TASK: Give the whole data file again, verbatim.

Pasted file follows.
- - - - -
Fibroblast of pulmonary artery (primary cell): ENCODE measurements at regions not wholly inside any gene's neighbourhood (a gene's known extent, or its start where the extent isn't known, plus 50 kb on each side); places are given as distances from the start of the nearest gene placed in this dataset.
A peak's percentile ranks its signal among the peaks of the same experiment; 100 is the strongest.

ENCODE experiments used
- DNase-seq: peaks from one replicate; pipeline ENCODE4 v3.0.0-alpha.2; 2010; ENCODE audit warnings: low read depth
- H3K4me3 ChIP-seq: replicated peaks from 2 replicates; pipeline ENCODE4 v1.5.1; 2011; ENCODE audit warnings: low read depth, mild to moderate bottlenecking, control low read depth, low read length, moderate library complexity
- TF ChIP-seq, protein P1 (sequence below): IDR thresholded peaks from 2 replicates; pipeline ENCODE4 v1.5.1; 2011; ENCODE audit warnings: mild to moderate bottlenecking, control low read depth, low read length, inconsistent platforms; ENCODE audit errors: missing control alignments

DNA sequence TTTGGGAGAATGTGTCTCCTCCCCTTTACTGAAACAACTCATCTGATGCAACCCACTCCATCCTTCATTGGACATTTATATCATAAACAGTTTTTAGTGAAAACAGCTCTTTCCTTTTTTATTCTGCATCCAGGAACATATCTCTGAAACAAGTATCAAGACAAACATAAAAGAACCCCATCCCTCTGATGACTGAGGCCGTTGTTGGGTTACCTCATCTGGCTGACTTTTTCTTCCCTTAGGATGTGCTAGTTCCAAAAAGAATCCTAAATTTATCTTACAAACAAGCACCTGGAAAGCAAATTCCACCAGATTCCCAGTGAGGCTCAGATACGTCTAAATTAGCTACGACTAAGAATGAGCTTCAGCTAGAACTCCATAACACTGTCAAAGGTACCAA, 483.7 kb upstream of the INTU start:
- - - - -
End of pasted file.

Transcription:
Fibroblast of pulmonary artery (primary cell): ENCODE measurements at regions not wholly inside any gene's neighbourhood (a gene's known extent, or its start where the extent isn't known, plus 50 kb on each side); places are given as distances from the start of the nearest gene placed in this dataset.
A peak's percentile ranks its signal among the peaks of the same experiment; 100 is the strongest.

ENCODE experiments used
- DNase-seq: peaks from one replicate; pipeline ENCODE4 v3.0.0-alpha.2; 2010; ENCODE audit warnings: low read depth
- H3K4me3 ChIP-seq: replicated peaks from 2 replicates; pipeline ENCODE4 v1.5.1; 2011; ENCODE audit warnings: low read depth, mild to moderate bottlenecking, control low read depth, low read length, moderate library complexity
- TF ChIP-seq, protein P1 (sequence below): IDR thresholded peaks from 2 replicates; pipeline ENCODE4 v1.5.1; 2011; ENCODE audit warnings: mild to moderate bottlenecking, control low read depth, low read length, inconsistent platforms; ENCODE audit errors: missing control alignments

DNA sequence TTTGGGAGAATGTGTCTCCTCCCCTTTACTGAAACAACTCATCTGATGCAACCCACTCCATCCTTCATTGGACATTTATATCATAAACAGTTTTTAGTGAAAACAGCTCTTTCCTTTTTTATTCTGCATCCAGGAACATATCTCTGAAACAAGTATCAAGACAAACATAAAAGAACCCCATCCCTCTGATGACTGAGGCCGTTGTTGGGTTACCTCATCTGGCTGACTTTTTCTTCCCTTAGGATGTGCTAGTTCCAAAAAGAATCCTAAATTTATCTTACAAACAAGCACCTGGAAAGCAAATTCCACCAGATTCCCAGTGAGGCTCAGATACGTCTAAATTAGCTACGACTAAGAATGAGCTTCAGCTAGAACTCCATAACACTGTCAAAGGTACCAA, 483.7 kb upstream of the INTU start: